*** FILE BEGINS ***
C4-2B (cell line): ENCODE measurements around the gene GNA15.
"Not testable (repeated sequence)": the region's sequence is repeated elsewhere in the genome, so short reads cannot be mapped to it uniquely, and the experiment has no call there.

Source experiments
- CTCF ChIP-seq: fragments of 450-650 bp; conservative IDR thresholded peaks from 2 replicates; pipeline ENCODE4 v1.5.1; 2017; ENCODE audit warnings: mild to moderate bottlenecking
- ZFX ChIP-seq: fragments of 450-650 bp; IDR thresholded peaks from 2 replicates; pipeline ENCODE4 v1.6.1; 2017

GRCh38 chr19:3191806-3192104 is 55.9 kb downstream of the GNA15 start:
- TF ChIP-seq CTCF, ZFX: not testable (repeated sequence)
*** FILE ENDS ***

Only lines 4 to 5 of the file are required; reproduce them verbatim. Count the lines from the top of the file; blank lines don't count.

- CTCF ChIP-seq: fragments of 450-650 bp; conservative IDR thresholded peaks from 2 replicates; pipeline ENCODE4 v1.5.1; 2017; ENCODE audit warnings: mild to moderate bottlenecking
- ZFX ChIP-seq: fragments of 450-650 bp; IDR thresholded peaks from 2 replicates; pipeline ENCODE4 v1.6.1; 2017